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ESBG response to the ECB consultation on its supervisory approach to consolidation in the banking sector

ESBG response to the ECB consultation on its supervisory approach to consolidation in the banking sector

​​​​ESBG (European Savings and Retal Bianking Group)

Rue Marie-Thérèse, 11 - B-1000 Brussels

ESBG Transparency Register ID: 8765978796-80


Published: 7 October 2020

Submitted: 1 October 2020


>> See .pdf version

 



Dear Sir/Madam,


The European Savings and Retail Banking Group (ESBG) and its members welcome the opportunity to contribute and comment on the work of the European Central Bank (ECB) on the ECB’s supervisory approach to consolidation.

The ESBG appreciates the ECB's initiative to publish a guide that clarifies the current prudential supervisory approach to consolidation in the banking sector. We share the main objectives of improving the applicability of the current regulatory framework by increasing its transparency, offering predictability as well as the adoption of a flexible enough approach to evaluate consolidation transactions on a case-by-case basis. The guide is a step forward in the right direction since it establishes a roadmap on merges and acquisitions by including the treatment of key aspects such as the determination of Pillar 2 Requirements (P2R) and Pillar 2 Guidance (P2G), the bad will or the use of internal models, among others issues. 

We would like to share with you some reflections that we believe will contribute to improve the supervisory approach and, therefore, we hope will be considered by the ECB.


Comments:


1) Paragraph 8, page 3, Section 1.2.1 (Early communication), type of comment: clarification.

It is understood that the ECB is keen to be involved in a banking consolidation transaction asap and before the public information of market participants occurs. In that respect, we would like to mention that parties of a consolidation transaction will have to be compliant with all obligations related to Confi-dentiality Agreements, which might limit the freedom to disclose even the sheer existence of the specific consolidation opportunity (however, this can be addressed in the NDA/CA).

Concise statement why the comment should be taken on board: It reflects the practical implementation of such projects.


2) Paragraph 9, page 3, Section 1.2.1 (Early communication), type of comment: clarification.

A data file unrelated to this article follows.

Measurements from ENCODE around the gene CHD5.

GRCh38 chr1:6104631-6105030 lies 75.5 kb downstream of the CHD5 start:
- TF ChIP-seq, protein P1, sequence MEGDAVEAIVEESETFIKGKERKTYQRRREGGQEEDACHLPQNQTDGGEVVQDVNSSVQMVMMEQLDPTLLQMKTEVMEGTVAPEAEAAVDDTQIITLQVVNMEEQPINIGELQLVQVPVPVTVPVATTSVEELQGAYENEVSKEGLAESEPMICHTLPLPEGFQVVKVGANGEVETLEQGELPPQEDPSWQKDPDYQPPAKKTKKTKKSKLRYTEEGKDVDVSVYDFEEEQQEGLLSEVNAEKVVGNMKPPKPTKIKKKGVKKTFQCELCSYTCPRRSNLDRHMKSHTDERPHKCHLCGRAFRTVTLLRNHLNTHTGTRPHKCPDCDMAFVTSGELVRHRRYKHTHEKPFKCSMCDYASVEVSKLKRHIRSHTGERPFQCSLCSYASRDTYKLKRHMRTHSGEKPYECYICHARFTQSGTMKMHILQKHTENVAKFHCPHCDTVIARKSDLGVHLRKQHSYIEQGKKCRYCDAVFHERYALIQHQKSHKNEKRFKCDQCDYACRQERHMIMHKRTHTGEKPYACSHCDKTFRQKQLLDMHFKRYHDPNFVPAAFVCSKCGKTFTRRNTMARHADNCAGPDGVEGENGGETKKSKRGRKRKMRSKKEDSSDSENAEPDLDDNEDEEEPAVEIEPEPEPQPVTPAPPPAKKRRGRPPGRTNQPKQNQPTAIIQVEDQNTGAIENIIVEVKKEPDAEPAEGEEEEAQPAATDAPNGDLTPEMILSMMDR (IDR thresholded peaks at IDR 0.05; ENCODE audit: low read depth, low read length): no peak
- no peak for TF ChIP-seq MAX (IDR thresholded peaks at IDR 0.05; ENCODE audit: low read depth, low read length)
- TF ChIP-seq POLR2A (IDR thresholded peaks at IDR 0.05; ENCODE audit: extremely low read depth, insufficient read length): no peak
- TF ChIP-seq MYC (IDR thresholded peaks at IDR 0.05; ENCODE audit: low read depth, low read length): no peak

It should be taken into account that in an early stage of the process and with respect to the mostly tight time schedules, business plans and integration plans are usually drawn up based on a set of assumptions with a significant degree of uncertainty, which during due diligence can be narrowed down but not elimi-nated. Therefore, the earlier the ECB is involved the less detailed and reliable the provided information might be. Even at signing of a transaction document such business and integration plans may still be, to a certain extent, abstract and high level and mainly reflecting the one-sided management view of the pur-chasing party. These plans will however be refined further in a later stage in parallel to the regulatory application procedure and finalized once the interaction and information flow between the two entities is not restricted anymore. Especially the IT-integration, which requires interaction between both sides and with external providers regarding the planning of necessary changes and developments to close identified gaps in order to establish realistic time plans and milestones.

Concise statement why the comment should be taken on board: It reflects the practical implementation of such projects.


3) Paragraph 1, page 1, Introduction, type of comment: clarification.

We would like to stress that in a microeconomic dimension all these activities pertain to the core func-tions of the banks´ corporate bodies and are to be fulfilled in addition to the business-as-usual activities and other business initiatives and projects. A timely execution - including the time period between sign-ing and closing – is a key success factor for a transaction and it reduces operational risk. Execution risks are inherent to integration projects and in case they materialize, the steering and the management of such risks and of the related mitigation measures is a key task of the project management and the Corporate bodies of the bank(s). We expect that “close supervision by ECB in the implementation phase” does not result in unreasonably excessive, additional workload and/or unplanned regulatory reviews, which could endanger successful and in-time implementation.

Concise statement why the comment should be taken on board: It reflects the practical implementation of such projects.


4) Paragraph 13, page 4, Section 1.2.3 (Implementation phase), type of comment: clarification.